The Future of Higher Education
The future of higher education is shifting away from university lecture halls. Gone are the days of telling teenagers to take on student loan debt equivalent to the purchase of a new car or even a house. Instead, many college students and career switchers looking to learn new skills are opting for online, remote education avenues.
This makes sense, especially in the United States. With a student debt crisis totaling over 1.5 trillion dollars, it is clear that the higher education system needs to be restructured. Many students spend four years on a university-level degree but are unable to find a job that pays enough to pay back their debt. Student loans are impossible to escape, even through bankruptcy.
Among the first higher ed tracks being revamped is tech. Young people aspiring to become Computer Programmers as well as seasoned professionals looking for a new challenge are learning coding skills through a new type of education called a bootcamp. In the tech world, these programs are known as coding bootcamps.
These short, intensive programs take those without any prior coding experience and teach them the programming languages they need for their chosen career path. Thus, a coding bootcamp focused on software engineering will teach programming languages like Ruby and Python, while one geared towards full stack development teaches web development languages like HTML, PHP, Java and C++. By specializing in a particular tech discipline, coding bootcamps are able to produce qualified graduates in just a couple of months. Bootcamp grads are exceptionally well-prepared, as bootcamps focus on just two or three coding skills, instead of lots of programming languages.
Coding bootcamps are revolutionizing technology higher education, and in more ways than just reducing time spent on education. They are also reverse engineering student loans through tuition financing programs called income sharing agreements (ISAs). An ISA works in reverse fashion to traditional student loans, with the coding school, rather than the student, making the investment. This top-down investment (from the school to the student) allows bootcamp students to learn their new skills and pay back their tuition after they have landed a programming job that pays enough for them to live and repay tuition. This is done by structuring the tuition repayment based on the graduate’s salary. Since coding schools like Springboard are making an investment in their students, the return on their investment is based on the earning potential of their graduates. Therefore, coding bootcamp graduates are not only well-prepared, but many are also set up with a job by the time they graduate through community partnerships between coding schools and companies with a demand for programmers.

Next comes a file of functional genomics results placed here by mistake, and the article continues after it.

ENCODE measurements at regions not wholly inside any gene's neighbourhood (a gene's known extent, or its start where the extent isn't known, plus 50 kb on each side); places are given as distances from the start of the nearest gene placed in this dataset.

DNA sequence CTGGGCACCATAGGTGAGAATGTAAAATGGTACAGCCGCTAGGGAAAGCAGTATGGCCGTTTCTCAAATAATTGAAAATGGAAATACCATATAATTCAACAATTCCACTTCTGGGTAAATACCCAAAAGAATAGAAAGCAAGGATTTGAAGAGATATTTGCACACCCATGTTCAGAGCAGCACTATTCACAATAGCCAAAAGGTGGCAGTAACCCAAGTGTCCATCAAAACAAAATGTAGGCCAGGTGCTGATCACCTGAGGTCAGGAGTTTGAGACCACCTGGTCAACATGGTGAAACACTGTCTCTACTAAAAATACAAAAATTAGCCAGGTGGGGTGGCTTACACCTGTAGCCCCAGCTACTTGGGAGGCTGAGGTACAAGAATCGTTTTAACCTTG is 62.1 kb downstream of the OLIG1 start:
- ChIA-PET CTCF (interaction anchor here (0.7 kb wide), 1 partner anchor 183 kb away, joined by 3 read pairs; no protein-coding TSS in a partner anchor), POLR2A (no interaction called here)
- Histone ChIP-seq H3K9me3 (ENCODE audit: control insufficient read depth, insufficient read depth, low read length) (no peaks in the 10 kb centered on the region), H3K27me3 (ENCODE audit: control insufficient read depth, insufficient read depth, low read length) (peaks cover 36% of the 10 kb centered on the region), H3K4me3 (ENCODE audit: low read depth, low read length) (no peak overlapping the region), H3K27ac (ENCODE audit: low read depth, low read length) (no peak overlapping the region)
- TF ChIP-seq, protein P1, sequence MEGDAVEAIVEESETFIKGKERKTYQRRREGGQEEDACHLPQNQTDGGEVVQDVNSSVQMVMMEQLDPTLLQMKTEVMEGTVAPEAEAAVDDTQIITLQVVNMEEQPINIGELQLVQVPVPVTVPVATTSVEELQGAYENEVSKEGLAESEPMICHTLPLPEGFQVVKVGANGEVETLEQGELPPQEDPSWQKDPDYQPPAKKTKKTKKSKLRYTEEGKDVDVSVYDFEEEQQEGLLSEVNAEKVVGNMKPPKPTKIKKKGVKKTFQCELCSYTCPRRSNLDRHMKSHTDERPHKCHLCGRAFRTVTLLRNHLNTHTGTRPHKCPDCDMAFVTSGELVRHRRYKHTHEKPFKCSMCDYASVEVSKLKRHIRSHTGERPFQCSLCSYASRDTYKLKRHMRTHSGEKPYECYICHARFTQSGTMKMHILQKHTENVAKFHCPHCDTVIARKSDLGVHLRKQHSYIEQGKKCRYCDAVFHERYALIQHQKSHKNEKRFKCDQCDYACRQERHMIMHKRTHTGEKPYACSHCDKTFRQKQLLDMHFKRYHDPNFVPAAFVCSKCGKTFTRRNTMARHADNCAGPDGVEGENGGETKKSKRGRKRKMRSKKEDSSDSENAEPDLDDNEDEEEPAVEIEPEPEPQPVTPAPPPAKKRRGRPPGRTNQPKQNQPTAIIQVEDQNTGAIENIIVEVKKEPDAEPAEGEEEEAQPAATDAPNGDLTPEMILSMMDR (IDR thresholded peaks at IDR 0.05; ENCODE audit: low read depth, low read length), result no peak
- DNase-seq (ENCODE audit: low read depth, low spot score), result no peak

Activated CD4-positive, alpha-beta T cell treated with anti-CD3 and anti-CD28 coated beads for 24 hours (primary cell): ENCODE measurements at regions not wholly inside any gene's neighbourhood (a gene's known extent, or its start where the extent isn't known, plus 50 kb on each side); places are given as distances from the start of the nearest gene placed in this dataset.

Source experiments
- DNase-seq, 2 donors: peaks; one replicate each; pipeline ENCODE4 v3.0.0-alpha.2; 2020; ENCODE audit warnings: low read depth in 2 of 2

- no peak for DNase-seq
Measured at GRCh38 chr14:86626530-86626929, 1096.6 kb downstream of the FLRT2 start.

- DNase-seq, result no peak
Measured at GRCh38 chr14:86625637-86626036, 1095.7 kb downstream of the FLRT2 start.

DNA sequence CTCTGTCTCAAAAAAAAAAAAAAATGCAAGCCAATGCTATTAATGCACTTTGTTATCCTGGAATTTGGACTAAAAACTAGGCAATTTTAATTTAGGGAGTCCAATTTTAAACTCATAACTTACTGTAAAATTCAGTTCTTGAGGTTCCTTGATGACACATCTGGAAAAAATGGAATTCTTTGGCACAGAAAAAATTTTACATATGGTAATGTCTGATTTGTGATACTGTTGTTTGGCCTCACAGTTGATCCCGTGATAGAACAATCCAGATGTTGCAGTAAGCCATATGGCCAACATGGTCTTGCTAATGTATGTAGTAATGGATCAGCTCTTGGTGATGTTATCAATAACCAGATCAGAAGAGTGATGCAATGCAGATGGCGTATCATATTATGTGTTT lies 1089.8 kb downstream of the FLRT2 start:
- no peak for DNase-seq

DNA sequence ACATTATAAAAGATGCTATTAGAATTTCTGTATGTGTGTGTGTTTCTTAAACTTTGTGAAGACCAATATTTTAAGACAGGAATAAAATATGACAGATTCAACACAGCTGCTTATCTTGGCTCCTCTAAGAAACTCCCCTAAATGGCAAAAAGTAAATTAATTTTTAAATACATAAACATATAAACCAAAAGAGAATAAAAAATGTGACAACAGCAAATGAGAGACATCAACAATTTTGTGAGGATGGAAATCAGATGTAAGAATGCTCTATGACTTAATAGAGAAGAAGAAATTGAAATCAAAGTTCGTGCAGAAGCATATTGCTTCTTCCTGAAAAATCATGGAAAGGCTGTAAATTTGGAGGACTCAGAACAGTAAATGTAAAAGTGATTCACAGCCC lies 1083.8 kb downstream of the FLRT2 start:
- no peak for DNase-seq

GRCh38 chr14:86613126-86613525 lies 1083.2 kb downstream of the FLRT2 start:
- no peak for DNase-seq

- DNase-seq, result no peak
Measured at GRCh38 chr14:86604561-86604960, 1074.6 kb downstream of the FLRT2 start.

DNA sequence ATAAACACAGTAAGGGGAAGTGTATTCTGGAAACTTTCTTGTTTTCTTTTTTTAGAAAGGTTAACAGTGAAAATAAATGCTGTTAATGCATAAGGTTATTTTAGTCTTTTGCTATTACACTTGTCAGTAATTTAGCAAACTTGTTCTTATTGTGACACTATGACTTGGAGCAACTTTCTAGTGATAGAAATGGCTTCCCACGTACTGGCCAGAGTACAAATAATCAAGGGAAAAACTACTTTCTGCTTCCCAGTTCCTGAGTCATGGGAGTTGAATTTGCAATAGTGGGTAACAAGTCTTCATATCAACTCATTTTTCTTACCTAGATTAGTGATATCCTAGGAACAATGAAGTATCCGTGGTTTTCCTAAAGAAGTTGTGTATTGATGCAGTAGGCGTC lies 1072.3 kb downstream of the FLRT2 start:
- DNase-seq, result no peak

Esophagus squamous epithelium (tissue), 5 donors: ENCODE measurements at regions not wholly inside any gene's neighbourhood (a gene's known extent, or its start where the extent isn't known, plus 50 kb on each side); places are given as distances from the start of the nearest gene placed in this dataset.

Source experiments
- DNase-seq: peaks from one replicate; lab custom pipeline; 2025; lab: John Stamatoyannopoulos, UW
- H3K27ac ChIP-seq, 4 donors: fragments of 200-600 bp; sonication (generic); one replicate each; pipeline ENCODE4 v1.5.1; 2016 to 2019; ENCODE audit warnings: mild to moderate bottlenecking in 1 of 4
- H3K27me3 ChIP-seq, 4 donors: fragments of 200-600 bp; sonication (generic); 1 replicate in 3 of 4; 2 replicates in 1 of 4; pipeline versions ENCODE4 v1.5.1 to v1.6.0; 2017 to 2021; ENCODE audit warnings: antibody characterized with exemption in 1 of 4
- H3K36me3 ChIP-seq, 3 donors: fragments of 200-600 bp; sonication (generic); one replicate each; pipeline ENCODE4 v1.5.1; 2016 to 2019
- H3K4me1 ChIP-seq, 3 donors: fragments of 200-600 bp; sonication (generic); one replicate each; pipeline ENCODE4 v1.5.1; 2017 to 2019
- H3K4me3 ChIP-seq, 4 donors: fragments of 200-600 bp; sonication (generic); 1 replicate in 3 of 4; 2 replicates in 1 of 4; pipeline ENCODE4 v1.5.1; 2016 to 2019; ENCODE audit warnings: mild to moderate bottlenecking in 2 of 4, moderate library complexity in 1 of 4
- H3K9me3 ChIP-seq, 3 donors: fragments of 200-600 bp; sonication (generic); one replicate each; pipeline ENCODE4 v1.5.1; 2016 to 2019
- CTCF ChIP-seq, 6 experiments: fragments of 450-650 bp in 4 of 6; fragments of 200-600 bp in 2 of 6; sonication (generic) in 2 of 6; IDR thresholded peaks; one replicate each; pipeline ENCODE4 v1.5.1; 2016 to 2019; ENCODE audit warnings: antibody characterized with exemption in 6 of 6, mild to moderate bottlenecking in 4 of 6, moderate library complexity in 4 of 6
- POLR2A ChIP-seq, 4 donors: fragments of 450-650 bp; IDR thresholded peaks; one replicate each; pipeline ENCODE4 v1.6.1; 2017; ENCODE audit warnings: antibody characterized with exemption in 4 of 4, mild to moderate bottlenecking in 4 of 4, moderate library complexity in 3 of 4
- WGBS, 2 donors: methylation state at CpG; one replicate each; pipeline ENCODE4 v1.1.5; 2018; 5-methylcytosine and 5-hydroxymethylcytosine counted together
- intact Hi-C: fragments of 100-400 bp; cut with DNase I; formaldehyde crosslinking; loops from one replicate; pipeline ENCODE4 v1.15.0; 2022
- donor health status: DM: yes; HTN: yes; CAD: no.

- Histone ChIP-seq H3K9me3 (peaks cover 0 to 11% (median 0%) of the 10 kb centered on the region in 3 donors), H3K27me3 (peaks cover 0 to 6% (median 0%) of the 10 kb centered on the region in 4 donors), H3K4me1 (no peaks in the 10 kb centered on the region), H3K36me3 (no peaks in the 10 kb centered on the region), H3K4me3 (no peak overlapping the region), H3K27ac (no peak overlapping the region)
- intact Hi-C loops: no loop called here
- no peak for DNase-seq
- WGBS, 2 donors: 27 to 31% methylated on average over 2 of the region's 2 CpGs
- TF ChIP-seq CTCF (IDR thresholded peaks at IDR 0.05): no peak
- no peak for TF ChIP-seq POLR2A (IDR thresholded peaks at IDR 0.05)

If you are looking into the tech industry as a possible new career, then there is a bootcamp that matches your financial, lifestyle and tech career interests. There are over 400 bootcamps operating in the US. Almost all of them offer in-person bootcamps on campuses in almost every major city, and some even have international campuses. Most also offer online bootcamps for those located in more rural settings or who are unable to relocate to a new city. With many tech companies hiring remote-based programmers these days, there is no reason you can’t learn your new coding skills from home and find a remote-based job after graduation.
New York Bootcamps
If you are based in New York, you have many bootcamps nearby than can help you transition into a tech career. New York is one of the major tech hubs in the world, home to countless tech startups and companies in need of programmers. New York is also home to 45 of the best coding bootcamps, and bootcamp grads in New York earn an average salary of $133,000.
San Francisco Bootcamps
San Francisco is the number one tech city in the world, thanks to companies like Uber, Facebook, Google, and countless startups based in Silicon Valley. There are currently 20,000 open programming positions in San Francisco, so the demand for programmers is huge. San Francisco bootcamp grads are the best-paid in the country, with their average annual salary at $145,000.
Artur Meyster is the CTO of Career Karma (YC W19), an online marketplace that matches career switchers with coding bootcamps. He is also the host of the Breaking Into Startups podcast, which features people with non-traditional backgrounds who broke into tech.